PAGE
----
Advertisement

An Analysis of the Adaptive Behavior of Piriform Cortex Pyramidal Cells

  • S. M. Crook
  • G. B. Ermentrout

Abstract

Cortical pyramidal neurons respond to a depolarizing current pulse with a train of action potentials [4, 2]. These action potentials occur at a higher frequency during the initial stages of the current injection with a decreased firing rate or a cessation of firing at later stages of a sustained injection. This spike frequency adaptation can be mostly suppressed by local application of norepinephrine or acetylcholine [6, 7] which block a slow calcium-dependent potassium current.

Keywords

Pyramidal Cell Bifurcation Diagram Current Injection Saddle Node Bifurcation Maximal Conductance 
These keywords were added by machine and not by the authors. This process is experimental and the keywords may be updated as the learning algorithm improves.

Preview

Unable to display preview. Download preview PDF.

Unable to display preview. Download preview PDF.

References

  1. [1]
    E. Barkai and M. E. Hasselmo. Modulation of the input/output function of rat piriform cortex pyramidal cells. Journal of Neurophysiology, 72: 644–658, 1994.PubMedGoogle Scholar
  2. [2]
    B. W. Connors, M. J. Gutnick, and D. A. Prince. Electrophysiological properties of neocortical neurons in vitro. Journal of Neurophysiology, 48: 1302–1320, 1982.PubMedGoogle Scholar
  3. [3]
    W. W. Lytton and T. J. Sejnowski. Simulations of cortical pyramidal neurons synchronized by inhibitory interneurons. Journal of Neurophysiology, 66: 1059–1079, 1991.PubMedGoogle Scholar
  4. [4]
    D. A. McCormick and D. A. Prince. Two types of muscarinic response to acetylcholine in mammalian cortical neurons. Proceedings of the National Academy of Science, 82: 6344–6348, 1985.CrossRefGoogle Scholar
  5. [5]
    J. Rinzel and G. B. Ermentrout. Analysis of neural excitability. In C. Koch and I. Segev, editors, Methods in Neuronal Modeling, chapter 5, pages 135–169. The MIT Press, Cambridge, MA, 1992.Google Scholar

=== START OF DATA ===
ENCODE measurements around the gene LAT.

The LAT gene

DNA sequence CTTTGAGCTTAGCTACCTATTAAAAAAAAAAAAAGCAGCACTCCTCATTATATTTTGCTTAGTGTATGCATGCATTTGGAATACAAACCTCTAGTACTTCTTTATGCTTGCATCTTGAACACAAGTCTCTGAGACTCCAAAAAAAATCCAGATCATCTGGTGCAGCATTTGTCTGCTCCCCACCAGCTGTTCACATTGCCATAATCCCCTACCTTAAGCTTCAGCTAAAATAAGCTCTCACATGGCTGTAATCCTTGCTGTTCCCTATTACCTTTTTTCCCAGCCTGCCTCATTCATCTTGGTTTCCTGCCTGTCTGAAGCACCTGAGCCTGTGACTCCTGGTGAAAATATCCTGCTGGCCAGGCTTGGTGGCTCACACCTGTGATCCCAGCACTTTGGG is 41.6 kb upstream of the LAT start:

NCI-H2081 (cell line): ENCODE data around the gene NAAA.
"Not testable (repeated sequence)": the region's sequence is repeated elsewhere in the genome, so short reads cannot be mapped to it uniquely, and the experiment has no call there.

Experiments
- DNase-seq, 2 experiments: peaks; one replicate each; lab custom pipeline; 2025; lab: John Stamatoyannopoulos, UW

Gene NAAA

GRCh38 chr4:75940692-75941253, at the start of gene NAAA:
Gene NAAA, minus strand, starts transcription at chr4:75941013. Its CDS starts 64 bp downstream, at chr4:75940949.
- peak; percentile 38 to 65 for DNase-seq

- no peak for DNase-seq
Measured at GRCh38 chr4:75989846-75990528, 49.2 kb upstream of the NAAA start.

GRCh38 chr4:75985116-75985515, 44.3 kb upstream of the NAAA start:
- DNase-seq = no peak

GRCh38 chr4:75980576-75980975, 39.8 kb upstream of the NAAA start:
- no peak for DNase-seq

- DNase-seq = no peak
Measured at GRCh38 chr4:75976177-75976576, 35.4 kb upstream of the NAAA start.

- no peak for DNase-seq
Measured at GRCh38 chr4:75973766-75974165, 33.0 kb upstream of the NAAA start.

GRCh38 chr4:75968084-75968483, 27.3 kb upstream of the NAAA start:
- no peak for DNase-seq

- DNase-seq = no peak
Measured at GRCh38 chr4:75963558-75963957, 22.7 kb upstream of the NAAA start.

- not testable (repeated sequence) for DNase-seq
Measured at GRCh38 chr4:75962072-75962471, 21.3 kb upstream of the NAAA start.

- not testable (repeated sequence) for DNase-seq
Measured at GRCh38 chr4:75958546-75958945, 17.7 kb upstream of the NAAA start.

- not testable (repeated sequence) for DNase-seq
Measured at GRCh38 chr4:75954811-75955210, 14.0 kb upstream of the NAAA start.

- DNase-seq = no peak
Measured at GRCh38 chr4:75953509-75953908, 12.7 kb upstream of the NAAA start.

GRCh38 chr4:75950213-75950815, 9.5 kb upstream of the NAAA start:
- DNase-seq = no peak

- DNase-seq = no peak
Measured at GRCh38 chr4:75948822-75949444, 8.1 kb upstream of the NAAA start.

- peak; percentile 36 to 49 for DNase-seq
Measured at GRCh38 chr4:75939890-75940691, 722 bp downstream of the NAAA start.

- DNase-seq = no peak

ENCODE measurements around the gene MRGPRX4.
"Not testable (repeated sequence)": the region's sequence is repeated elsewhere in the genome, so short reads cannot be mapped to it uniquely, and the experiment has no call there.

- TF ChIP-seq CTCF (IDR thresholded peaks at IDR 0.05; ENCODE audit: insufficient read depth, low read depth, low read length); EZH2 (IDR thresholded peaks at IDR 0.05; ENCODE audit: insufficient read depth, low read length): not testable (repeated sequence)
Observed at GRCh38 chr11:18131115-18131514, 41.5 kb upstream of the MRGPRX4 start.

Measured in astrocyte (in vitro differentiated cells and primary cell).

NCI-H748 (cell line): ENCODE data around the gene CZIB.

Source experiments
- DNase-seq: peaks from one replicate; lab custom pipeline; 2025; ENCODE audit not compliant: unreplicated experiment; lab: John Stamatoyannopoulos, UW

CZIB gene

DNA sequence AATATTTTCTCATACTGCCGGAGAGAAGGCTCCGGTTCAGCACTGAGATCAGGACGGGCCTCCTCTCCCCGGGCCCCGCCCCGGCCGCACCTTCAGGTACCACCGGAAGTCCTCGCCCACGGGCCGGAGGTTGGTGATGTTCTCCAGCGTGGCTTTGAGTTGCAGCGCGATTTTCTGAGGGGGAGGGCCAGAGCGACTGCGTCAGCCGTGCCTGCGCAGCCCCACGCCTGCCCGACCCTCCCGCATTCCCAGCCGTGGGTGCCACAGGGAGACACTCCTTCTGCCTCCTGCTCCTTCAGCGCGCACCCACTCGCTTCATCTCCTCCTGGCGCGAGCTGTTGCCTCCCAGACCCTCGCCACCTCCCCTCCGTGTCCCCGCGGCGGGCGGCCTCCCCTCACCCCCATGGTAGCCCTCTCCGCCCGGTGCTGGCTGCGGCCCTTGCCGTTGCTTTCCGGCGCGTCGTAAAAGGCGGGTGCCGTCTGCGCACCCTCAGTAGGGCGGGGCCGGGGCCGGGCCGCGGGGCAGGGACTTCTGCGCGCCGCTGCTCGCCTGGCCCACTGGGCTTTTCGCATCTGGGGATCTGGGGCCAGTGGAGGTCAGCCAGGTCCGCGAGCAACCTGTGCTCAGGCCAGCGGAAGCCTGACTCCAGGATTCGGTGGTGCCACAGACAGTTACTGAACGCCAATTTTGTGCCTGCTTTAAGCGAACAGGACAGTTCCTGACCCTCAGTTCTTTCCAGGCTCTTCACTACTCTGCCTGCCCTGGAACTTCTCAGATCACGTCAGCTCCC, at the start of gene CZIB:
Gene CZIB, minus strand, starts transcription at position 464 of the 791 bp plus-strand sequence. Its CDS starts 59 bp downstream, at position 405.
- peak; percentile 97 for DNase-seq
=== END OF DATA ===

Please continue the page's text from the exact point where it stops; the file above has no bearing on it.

6. [6]
    S. M. Sherman and C. Koch. The control of retinogeniculate transmission in the mammalian lateral geniculate nucleus. Experimental Brian Research, 63: 1–20, 1986.Google Scholar
  7. [7]
    M. Steriade and R. R. Llinas. The functional states of the thalamus and the associated neuronal interplay. Physiology Review, 68: 649–742, 1988.Google Scholar
  8. [8]
    R. Traub, R. Wong, R. Miles, and H. Michelson. A model of a CA3 hippocampal pyramidal neuron incorporating voltage-clamp data on intrinsic conductances. Journal of Neurophvsiology, 66: 635–649, 1991.Google Scholar
  9. [9]
    M. C. Vanier and J. M. Bower. A comparison of automated parameter-searching methods for neural models. In J. M. Bower, editor, Computational Neuroscience: Trends in Research 1995. Academic Press, 1996.Google Scholar
  10. [10]
    M. Wilson and J. M. Bower. Cortical oscillations and temporal interactions in a computer simulation of piriform cortex. Journal of Neurophysiologt. 67: 981–995, 1992.Google Scholar

Copyright information

© Springer Science+Business Media New York 1997

Authors and Affiliations

  • S. M. Crook
    • 1
  • G. B. Ermentrout
    • 2
  1. 1.Mathematical Research Branch, NIDDKNational Institutes of HealthBethesdaUSA
  2. 2.Department of MathematicsUniversity of PittsburghPittsburghUSA

Personalised recommendations